By Steve Flink Rutledge Books, $24.95 (hardback)
SOME OF the best sports literature is written by fanatics with a facility to transfer their passion to the pages, vividly and with a sense of proportion.
Steve Flink, a New York journalist and broadcaster who has had a lifelong love affair with tennis, is a prime example. "Great tennis," Flink writes, "requires an almost ineffable excellence on court. It emerges from both the observable and the mysterious ... The mystery is in the mind and heart of a player who determines that he or she will not be defeated."
Such players abound in Flink's selection of 30 matches which have thrilled the crowds, a fascinating study from the 1920s to the summer of 1999. The classic encounters include the only contest ever played between the French diva Suzanne Lenglen and the cool American, Helen Wills; the test of wills and skills when the theatrical Bill Tilden duelled with the French maestro Henri Cochet at Wimbledon; the fire and ice of John McEnroe and Bjorn Borg; and the emotional conflict between Steffi Graf and Martina Hingis in the women's singles final at the French Open last June.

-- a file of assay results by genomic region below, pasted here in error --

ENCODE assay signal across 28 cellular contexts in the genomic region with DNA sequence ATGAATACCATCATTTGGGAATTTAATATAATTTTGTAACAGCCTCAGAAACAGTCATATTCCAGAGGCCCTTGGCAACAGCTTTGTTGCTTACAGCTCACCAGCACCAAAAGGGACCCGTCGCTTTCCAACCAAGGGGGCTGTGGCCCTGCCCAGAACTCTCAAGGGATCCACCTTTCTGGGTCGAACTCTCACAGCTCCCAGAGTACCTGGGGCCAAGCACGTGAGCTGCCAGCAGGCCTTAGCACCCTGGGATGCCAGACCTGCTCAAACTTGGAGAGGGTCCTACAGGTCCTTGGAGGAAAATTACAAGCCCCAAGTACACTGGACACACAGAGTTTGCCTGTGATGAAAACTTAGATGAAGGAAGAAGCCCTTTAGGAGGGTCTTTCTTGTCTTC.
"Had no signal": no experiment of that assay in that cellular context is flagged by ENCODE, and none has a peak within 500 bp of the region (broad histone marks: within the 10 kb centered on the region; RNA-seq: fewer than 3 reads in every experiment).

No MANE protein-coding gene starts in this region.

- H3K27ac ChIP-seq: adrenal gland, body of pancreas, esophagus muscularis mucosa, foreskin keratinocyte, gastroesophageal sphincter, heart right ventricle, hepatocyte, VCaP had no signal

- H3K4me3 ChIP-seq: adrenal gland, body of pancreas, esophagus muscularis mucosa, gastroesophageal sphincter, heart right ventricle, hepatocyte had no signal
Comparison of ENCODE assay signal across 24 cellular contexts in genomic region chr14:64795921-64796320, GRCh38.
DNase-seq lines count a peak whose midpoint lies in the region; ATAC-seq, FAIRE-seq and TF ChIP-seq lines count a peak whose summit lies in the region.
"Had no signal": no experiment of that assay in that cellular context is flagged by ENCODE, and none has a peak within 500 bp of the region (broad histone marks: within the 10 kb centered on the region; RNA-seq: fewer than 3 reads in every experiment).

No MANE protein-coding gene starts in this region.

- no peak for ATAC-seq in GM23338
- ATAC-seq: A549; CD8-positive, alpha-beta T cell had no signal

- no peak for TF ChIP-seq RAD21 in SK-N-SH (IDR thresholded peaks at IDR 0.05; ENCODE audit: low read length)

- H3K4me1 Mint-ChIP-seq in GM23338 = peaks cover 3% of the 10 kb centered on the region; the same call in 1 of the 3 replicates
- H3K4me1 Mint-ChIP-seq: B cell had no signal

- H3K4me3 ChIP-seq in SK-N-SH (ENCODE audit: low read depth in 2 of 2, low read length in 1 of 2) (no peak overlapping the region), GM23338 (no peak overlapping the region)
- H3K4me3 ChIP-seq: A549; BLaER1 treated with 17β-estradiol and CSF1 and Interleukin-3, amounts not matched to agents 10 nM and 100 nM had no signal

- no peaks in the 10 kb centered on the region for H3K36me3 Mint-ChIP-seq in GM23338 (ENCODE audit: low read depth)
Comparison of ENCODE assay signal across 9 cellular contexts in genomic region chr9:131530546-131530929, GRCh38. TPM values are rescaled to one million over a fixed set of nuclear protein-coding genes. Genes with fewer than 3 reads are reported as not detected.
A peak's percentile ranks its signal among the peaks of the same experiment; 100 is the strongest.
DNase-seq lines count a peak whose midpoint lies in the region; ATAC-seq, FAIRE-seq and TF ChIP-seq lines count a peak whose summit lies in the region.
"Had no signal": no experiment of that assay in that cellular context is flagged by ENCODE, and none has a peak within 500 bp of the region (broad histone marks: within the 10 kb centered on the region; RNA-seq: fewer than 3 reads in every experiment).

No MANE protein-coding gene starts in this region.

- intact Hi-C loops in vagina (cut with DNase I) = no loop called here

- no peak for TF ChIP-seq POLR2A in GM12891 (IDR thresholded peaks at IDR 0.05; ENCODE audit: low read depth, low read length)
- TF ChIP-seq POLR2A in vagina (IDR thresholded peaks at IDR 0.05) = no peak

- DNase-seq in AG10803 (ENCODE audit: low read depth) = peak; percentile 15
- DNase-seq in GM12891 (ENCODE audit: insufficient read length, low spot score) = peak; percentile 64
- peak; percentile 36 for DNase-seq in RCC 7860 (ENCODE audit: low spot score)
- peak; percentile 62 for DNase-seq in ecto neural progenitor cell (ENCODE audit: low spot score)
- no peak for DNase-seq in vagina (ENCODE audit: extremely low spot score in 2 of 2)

Each match is showcased with a prologue and an epilogue. Few readers will turn the pages without feeling that they are sharing momentous times with personalities they are getting to know and to understand.
Flink's tennis century opens in the 1920s because, he reasons, that is when the sport's first "towering figures and fascinating match-ups" emerged. Unsurprisingly, the author is at his best when courtside, describing the dramas from personal experience, as when Borg and McEnroe contested an epic fourth-set tie-break, which finished in McEnroe's favour, 18-16, in the 1980 Wimbledon final.
"Both men were so good with their backs to the wall that the fabric of emotion among the fans was torn by conflicting, changing loyalties. The two contrasting competitors raised the level of play far beyond expectation... Centre Court erupted thunderously. The appreciation was non-partisan. Two valiant young men had fought for a glory both deserved."
The book is a treasure, a work that will be read for pleasure and re- read for reference. "This is not a scholarly history of the game," Flink states, one of the few lines about which he is likely to be taken to task.
John RobertsReuse content